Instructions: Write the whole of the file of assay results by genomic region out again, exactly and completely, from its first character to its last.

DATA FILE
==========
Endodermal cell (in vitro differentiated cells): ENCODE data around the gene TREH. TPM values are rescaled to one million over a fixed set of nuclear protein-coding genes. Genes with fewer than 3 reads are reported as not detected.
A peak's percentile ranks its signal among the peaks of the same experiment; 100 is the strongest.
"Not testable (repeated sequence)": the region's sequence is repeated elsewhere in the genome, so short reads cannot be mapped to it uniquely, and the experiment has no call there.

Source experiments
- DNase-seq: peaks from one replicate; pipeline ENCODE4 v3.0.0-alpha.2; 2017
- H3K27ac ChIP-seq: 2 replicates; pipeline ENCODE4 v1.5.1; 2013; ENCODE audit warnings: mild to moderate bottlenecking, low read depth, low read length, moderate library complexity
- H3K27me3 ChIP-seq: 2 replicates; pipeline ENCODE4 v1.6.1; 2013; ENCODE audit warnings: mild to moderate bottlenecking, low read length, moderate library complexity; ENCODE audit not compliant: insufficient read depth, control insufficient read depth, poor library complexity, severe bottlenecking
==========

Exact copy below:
Endodermal cell (in vitro differentiated cells): ENCODE data around the gene TREH. TPM values are rescaled to one million over a fixed set of nuclear protein-coding genes. Genes with fewer than 3 reads are reported as not detected.
A peak's percentile ranks its signal among the peaks of the same experiment; 100 is the strongest.
"Not testable (repeated sequence)": the region's sequence is repeated elsewhere in the genome, so short reads cannot be mapped to it uniquely, and the experiment has no call there.

Source experiments
- DNase-seq: peaks from one replicate; pipeline ENCODE4 v3.0.0-alpha.2; 2017
- H3K27ac ChIP-seq: 2 replicates; pipeline ENCODE4 v1.5.1; 2013; ENCODE audit warnings: mild to moderate bottlenecking, low read depth, low read length, moderate library complexity
- H3K27me3 ChIP-seq: 2 replicates; pipeline ENCODE4 v1.6.1; 2013; ENCODE audit warnings: mild to moderate bottlenecking, low read length, moderate library complexity; ENCODE audit not compliant: insufficient read depth, control insufficient read depth, poor library complexity, severe bottlenecking